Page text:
5 straight losses? Are you getting the feeling that the Warriors would never win another game all season if David Lee remained out? I’m going to do my best not to repeat what I’ve been posting recently about Coach Keith Smart, but it’s not going to be easy. The simple truth is that with Lee out, Keith Smart is getting exposed. He is getting out-coached something fierce. He is giving every impression of a man so out of his depth that he is trying to out-smart himself.
Instead of risking stupefaction among my readers by letting myself go into another full-lunged squawl, how about I just lightly run down my bullet points? Like a funeral dirge for one finger….
Smart, in D minor:
- I’m sure that Smart has a very sophisticated reason on the tip of his tongue for starting Dan Gadzuric alongside Andris Biedrins, but whatever it is, it can’t be right. By the time he got EGadz out of the game the Warriors were down 17-8.
- If Smart really believes this lineup is capable of “getting off to a fast start… getting out to a 10 point lead,” then it’s past time someone checked under his hood.
- At the start of the game, Monta Ellis was being guarded by rookie Xavier Henry, who — as Jim Barnett hilariously noted — has size 16 feet. Xavier Henry cannot guard Monta Ellis. Don Nelson would have poured brandy over Xavier Henry’s head, and set him aflame with the tip of his cigar. But the score was 11-2 Memphis before Keith Smart got Monta Ellis his first shot.
- In the first half, the Warriors were -8 in points off turnovers. That is a stat that Don Nelson never, ever lost, for reasons that have already been discussed.
- The difference between Reggie Williams and OJ Mayo in this game? Lionel Hollins called Mayo’s number.
- Smart began the third quarter with Yo Adrien instead of EGadz, and ran the first play for Monta Ellis. Too late.
- Once again, Smart rested Stephen Curry, who was on fire in this game, for 11 straight minutes in the second half because he had 4 fouls. Insane. Wrong.
- Once again, Smart had both Curry and Ellis on the bench at the same time in the fourth quarter. For over 5 minutes! Ellis joined Curry on the bench to start the fourth, and Smart didn’t get them back in the game until the 6:48 mark with the Warriors down 8. Insane. Wrong.
- Even Matt Steinmetz called Smart out for this post-game. There is no reason for both Curry and Ellis to be out of the game at the same time. On a team that has Jeremy Lin standing in for a real NBA bench player, that should never happen.
- Was Smart coaching the schedule in his management of Curry and Ellis’ minutes? The Warriors play back-to-back in Minnesota tomorrow night, a gettable game that Smart desperately needs. I don’t think you manage minutes when you’re in a winnable game. I know Nellie wouldn’t do it. You go all out to win this game, and let tomorrow take care of itself.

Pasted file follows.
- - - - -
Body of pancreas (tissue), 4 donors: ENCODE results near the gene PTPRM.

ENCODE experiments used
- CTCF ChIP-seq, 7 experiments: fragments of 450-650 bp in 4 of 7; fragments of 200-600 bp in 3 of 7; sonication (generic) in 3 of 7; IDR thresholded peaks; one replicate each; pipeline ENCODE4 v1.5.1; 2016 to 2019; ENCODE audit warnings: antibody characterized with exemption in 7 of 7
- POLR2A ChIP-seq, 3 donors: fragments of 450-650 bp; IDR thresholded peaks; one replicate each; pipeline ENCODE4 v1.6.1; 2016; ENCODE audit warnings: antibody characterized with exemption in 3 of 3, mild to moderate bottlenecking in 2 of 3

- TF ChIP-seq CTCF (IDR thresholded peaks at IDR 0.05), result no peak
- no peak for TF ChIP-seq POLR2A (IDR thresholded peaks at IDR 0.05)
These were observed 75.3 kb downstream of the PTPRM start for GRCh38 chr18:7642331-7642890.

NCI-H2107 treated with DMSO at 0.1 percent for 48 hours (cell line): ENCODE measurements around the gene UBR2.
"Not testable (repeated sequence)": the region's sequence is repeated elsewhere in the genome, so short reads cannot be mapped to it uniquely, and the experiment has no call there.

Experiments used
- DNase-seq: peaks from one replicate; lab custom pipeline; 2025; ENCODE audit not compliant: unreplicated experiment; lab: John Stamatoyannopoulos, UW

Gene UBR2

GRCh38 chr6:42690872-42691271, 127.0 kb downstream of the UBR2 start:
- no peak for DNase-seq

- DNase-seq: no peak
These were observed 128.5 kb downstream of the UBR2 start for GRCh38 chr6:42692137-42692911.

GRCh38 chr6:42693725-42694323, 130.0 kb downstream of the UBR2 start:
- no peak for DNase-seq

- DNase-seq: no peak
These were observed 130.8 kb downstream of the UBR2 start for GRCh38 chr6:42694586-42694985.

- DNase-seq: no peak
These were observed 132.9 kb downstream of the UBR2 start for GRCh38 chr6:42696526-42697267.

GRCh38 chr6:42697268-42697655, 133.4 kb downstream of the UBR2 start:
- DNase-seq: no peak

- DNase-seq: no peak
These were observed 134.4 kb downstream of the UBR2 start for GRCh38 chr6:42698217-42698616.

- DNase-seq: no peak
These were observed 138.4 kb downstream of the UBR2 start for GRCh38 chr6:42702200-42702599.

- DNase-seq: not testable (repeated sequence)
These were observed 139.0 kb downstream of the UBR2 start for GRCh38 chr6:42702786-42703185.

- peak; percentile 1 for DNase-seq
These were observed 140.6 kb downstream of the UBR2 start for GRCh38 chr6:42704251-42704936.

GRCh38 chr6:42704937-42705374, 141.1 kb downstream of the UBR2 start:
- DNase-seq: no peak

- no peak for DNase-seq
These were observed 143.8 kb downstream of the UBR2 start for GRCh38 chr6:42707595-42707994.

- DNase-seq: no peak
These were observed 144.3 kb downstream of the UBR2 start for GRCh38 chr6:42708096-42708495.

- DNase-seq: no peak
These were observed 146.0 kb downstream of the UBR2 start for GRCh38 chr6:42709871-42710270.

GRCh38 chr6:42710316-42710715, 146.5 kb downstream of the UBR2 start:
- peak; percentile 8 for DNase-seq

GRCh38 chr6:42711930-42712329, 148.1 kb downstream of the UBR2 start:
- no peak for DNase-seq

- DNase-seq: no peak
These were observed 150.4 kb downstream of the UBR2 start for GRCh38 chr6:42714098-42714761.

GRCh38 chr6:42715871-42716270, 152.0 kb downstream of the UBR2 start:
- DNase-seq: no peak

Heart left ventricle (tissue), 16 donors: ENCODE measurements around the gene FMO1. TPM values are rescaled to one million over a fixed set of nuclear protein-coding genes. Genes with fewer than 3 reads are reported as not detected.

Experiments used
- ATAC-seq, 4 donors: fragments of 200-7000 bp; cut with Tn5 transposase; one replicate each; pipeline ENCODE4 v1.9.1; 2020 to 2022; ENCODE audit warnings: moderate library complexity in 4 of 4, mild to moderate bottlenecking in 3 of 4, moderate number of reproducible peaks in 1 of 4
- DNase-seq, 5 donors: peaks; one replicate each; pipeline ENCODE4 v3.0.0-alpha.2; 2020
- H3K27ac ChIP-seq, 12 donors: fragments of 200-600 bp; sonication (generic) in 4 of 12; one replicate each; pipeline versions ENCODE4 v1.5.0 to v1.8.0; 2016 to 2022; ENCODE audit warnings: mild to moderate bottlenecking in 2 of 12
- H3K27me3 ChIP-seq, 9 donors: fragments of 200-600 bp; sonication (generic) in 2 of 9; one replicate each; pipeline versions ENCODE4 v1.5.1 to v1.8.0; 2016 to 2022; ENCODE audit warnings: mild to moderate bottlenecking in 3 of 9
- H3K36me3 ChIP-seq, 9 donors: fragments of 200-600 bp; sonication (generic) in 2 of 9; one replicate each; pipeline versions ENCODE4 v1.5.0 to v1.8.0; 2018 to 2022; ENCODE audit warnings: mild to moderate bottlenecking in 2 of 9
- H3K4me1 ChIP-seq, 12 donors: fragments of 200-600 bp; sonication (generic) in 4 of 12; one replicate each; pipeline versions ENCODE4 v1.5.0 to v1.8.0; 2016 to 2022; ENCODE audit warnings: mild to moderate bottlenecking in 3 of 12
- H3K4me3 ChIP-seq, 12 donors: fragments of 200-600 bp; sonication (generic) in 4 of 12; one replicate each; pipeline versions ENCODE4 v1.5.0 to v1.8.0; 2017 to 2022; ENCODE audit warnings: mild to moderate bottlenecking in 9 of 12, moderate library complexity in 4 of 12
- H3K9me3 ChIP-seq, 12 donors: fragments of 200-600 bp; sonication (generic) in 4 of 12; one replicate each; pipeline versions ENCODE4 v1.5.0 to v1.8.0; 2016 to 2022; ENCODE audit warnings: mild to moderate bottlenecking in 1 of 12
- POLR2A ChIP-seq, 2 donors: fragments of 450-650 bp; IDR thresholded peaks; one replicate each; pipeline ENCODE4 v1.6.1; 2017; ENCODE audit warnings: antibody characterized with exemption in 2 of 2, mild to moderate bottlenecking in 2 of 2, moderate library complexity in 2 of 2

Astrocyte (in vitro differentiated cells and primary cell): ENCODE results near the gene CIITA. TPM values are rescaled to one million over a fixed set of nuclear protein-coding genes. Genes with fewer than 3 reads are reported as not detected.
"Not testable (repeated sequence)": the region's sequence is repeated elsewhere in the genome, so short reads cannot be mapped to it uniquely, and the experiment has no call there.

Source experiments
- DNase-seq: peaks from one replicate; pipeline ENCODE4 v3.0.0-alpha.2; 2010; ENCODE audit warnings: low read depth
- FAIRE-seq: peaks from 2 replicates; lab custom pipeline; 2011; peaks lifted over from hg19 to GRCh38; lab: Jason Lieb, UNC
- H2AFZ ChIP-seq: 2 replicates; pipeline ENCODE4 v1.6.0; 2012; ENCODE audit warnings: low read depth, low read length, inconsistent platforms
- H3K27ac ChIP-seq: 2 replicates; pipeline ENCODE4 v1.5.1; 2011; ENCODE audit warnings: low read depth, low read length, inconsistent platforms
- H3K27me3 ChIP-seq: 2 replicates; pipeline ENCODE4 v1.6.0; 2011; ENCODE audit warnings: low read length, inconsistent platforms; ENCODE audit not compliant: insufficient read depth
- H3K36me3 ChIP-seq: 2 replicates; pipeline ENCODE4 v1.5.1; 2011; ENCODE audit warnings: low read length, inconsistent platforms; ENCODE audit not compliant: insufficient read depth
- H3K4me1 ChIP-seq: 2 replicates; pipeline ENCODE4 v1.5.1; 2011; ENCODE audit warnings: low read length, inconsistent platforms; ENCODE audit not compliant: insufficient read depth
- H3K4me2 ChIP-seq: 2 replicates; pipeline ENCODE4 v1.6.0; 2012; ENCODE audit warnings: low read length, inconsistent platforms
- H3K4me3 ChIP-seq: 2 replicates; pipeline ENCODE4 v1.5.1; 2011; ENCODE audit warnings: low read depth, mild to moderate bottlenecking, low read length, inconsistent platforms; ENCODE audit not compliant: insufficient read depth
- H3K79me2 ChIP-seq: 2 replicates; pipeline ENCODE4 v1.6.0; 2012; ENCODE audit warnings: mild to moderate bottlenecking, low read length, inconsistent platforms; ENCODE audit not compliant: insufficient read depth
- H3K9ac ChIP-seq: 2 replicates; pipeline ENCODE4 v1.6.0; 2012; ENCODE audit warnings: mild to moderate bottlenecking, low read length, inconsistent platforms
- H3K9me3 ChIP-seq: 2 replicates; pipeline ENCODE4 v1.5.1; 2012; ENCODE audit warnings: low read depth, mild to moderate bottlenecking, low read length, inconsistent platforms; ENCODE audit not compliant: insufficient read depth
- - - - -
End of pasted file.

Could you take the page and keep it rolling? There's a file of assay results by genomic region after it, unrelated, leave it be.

- After bringing Curry back in the fourth, Smart almost immediately yanked him back out when he fumbled a pass from Ellis out of bounds. And this is where I think Smart may wind up in trouble with his players. He called it “a teaching moment,” in his post game interview. A teaching moment that lasted until the 2:00 mark, apparently, which is when he brought Curry back in. Is crunch time in a closely contested game the right moment for a teaching moment? Is this how you treat an all-star caliber player, the leader of your team? Is this how you treat your team, that has fought and clawed its way back into the game?
- During this teaching moment, a very ugly thought occurred to me. A thought so terrible, that I’m almost ashamed… Hell, no I’m not: Did Keith Smart subconsciously need a scapegoat for this loss?
Andris Biedrins: Whether it was a coaching adjustment that had the guards looking for him, or Beans just got more aggressive in making himself available under the hoop, this was an amazing offensive performance. Where has it been?
If he continues to play like this when Lee returns, Keith Smart may start looking like a coach again.
Vlad Rad: Yes, Vlad let off two gigantic brainfarts. Passing up a layup for a no-look behind the back pass to the Memphis bench was priceless. One for the Vladdy highlight reel. But the truth is, with the exception of those 2 TO’s, Vlad played an extraordinary game in his 9 minutes. He really did. Exceptional defense, man-t0-man on Randolph, and on rotations. 2 blocked shots. Good rebounding (the ref stole one from him). Excellent floor spacing. Two great passes for layups. And he hit his shots.
Despite his hair-destroying eccentricities, Vlad should have gotten every minute that EGadz has gotten at PF. And perhaps more.
Yo Adrien: My god it can be fun to watch a real man play power forward. He was moving Zach Randolph! And he hit that 20-footer like it was nothing. Can he really do that?
What will the Warriors do with BWright and Adrien when everyone returns? The plot thickens. Particularly in the chest area.
Reggie Williams: There is a use for sixth men in the NBA. There really is.
Dorell Wright: Not a stopper.
EGadz: It’s not his fault.
Jeremy Lin: Sorry, not ready for the NBA. He’s just not. Among other things, he’s afraid to take his shot. Which Memphis knew, which is why they blocked every one of his layups. And now every other NBA team will know it too.